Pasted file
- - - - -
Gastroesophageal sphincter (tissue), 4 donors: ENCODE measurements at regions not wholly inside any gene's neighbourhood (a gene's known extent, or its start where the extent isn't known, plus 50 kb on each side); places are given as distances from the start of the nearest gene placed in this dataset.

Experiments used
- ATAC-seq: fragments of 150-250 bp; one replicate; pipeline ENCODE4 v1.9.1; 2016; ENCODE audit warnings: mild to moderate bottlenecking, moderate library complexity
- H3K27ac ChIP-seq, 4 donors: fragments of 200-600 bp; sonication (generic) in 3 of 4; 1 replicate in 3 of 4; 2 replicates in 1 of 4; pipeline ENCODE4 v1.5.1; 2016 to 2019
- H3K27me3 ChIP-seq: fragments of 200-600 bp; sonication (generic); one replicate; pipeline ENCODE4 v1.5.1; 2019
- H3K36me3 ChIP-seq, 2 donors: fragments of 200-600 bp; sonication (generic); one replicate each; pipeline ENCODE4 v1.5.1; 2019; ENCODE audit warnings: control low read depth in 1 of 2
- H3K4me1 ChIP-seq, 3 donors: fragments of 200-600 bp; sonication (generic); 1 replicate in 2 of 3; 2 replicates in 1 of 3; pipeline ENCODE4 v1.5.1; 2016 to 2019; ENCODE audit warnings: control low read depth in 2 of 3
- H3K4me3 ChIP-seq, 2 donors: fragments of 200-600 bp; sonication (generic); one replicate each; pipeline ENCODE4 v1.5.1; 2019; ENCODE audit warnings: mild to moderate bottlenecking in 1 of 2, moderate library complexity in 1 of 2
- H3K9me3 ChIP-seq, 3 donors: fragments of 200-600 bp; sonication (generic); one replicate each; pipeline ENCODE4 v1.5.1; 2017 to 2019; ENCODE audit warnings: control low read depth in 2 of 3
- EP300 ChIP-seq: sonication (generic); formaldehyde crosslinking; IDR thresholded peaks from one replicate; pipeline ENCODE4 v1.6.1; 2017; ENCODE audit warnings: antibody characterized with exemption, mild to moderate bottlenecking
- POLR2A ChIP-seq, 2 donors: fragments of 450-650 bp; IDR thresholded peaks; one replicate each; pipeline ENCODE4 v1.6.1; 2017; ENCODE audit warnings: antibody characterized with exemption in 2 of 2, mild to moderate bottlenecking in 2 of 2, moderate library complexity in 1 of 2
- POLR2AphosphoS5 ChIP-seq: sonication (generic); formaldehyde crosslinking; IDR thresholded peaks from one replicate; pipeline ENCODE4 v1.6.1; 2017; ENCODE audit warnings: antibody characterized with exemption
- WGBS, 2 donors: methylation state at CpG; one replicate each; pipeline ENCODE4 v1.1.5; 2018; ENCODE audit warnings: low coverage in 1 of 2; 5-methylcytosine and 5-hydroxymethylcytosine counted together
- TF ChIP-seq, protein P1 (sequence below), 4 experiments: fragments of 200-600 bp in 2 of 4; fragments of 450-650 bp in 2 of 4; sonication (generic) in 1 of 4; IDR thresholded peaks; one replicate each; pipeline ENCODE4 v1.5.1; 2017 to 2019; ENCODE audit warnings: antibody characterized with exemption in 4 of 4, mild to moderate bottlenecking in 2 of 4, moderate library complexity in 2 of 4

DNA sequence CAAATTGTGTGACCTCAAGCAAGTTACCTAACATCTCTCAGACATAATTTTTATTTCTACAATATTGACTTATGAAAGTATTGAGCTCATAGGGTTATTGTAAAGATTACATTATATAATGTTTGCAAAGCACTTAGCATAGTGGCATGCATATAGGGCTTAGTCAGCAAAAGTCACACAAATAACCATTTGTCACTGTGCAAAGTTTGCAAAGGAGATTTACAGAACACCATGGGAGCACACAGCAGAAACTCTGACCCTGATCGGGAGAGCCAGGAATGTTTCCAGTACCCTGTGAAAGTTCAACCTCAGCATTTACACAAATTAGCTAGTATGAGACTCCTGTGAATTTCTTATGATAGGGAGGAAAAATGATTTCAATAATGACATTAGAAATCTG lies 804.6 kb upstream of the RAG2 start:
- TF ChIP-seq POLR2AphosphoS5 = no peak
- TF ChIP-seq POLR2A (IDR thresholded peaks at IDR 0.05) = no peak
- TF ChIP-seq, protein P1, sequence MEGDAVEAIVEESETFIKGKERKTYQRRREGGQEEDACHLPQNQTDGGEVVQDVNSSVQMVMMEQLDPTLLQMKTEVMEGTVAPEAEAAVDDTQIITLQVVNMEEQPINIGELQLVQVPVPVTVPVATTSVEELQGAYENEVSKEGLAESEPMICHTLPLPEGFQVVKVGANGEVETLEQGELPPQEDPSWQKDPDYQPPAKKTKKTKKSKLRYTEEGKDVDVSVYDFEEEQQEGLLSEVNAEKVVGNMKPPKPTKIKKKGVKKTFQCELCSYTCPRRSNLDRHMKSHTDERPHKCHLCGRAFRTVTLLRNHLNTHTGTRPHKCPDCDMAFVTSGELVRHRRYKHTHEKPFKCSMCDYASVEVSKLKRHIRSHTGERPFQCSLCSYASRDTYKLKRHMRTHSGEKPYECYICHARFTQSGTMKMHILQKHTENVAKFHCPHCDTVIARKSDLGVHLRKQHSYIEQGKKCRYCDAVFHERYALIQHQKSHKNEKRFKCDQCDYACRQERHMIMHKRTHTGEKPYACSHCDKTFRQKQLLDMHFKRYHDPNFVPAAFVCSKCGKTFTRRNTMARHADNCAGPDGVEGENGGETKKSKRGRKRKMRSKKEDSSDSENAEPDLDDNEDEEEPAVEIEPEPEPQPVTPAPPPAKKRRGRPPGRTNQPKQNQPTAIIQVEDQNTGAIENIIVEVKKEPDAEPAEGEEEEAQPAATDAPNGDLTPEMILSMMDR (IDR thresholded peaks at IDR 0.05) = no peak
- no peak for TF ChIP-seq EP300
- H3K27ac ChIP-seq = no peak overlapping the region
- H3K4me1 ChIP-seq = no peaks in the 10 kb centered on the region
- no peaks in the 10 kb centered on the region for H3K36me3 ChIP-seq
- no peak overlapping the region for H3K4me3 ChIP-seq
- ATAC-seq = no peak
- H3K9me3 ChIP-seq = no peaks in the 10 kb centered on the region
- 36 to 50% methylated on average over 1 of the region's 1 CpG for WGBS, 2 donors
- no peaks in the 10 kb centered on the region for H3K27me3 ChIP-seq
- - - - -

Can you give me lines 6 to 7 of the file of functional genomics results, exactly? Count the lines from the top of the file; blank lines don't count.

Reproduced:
- H3K36me3 ChIP-seq, 2 donors: fragments of 200-600 bp; sonication (generic); one replicate each; pipeline ENCODE4 v1.5.1; 2019; ENCODE audit warnings: control low read depth in 1 of 2
- H3K4me1 ChIP-seq, 3 donors: fragments of 200-600 bp; sonication (generic); 1 replicate in 2 of 3; 2 replicates in 1 of 3; pipeline ENCODE4 v1.5.1; 2016 to 2019; ENCODE audit warnings: control low read depth in 2 of 3